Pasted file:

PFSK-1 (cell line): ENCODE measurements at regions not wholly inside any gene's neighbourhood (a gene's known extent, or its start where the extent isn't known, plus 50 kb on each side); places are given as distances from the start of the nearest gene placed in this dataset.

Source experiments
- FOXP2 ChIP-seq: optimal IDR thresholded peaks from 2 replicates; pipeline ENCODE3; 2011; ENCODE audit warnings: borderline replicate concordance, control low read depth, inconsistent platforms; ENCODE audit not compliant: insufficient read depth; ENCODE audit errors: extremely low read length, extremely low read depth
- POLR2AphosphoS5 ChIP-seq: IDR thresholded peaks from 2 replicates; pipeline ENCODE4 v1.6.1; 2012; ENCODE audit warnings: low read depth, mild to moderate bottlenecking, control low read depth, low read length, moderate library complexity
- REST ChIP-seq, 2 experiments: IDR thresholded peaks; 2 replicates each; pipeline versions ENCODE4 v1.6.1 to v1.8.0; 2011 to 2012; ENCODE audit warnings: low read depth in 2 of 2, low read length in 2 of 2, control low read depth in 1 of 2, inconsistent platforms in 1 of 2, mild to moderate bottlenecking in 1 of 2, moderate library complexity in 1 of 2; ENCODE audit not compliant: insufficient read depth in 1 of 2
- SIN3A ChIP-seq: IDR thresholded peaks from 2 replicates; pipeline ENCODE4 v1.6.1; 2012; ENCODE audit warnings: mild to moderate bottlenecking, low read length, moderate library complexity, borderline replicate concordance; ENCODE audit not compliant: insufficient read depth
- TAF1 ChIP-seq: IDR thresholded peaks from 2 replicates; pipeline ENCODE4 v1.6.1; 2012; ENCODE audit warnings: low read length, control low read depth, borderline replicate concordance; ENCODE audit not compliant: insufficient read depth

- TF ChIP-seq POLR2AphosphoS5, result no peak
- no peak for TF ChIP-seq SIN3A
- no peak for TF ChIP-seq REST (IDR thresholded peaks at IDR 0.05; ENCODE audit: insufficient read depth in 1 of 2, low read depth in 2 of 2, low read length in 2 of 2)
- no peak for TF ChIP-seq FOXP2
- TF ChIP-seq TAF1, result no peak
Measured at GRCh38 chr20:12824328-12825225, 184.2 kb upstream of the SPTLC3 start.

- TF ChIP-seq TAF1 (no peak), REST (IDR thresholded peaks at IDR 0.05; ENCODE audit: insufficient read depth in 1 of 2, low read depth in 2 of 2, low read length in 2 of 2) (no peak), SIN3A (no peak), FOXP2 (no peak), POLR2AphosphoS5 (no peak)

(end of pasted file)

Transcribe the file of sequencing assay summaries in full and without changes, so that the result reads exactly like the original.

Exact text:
PFSK-1 (cell line): ENCODE measurements at regions not wholly inside any gene's neighbourhood (a gene's known extent, or its start where the extent isn't known, plus 50 kb on each side); places are given as distances from the start of the nearest gene placed in this dataset.

Source experiments
- FOXP2 ChIP-seq: optimal IDR thresholded peaks from 2 replicates; pipeline ENCODE3; 2011; ENCODE audit warnings: borderline replicate concordance, control low read depth, inconsistent platforms; ENCODE audit not compliant: insufficient read depth; ENCODE audit errors: extremely low read length, extremely low read depth
- POLR2AphosphoS5 ChIP-seq: IDR thresholded peaks from 2 replicates; pipeline ENCODE4 v1.6.1; 2012; ENCODE audit warnings: low read depth, mild to moderate bottlenecking, control low read depth, low read length, moderate library complexity
- REST ChIP-seq, 2 experiments: IDR thresholded peaks; 2 replicates each; pipeline versions ENCODE4 v1.6.1 to v1.8.0; 2011 to 2012; ENCODE audit warnings: low read depth in 2 of 2, low read length in 2 of 2, control low read depth in 1 of 2, inconsistent platforms in 1 of 2, mild to moderate bottlenecking in 1 of 2, moderate library complexity in 1 of 2; ENCODE audit not compliant: insufficient read depth in 1 of 2
- SIN3A ChIP-seq: IDR thresholded peaks from 2 replicates; pipeline ENCODE4 v1.6.1; 2012; ENCODE audit warnings: mild to moderate bottlenecking, low read length, moderate library complexity, borderline replicate concordance; ENCODE audit not compliant: insufficient read depth
- TAF1 ChIP-seq: IDR thresholded peaks from 2 replicates; pipeline ENCODE4 v1.6.1; 2012; ENCODE audit warnings: low read length, control low read depth, borderline replicate concordance; ENCODE audit not compliant: insufficient read depth

- TF ChIP-seq POLR2AphosphoS5, result no peak
- no peak for TF ChIP-seq SIN3A
- no peak for TF ChIP-seq REST (IDR thresholded peaks at IDR 0.05; ENCODE audit: insufficient read depth in 1 of 2, low read depth in 2 of 2, low read length in 2 of 2)
- no peak for TF ChIP-seq FOXP2
- TF ChIP-seq TAF1, result no peak
Measured at GRCh38 chr20:12824328-12825225, 184.2 kb upstream of the SPTLC3 start.

- TF ChIP-seq TAF1 (no peak), REST (IDR thresholded peaks at IDR 0.05; ENCODE audit: insufficient read depth in 1 of 2, low read depth in 2 of 2, low read length in 2 of 2) (no peak), SIN3A (no peak), FOXP2 (no peak), POLR2AphosphoS5 (no peak)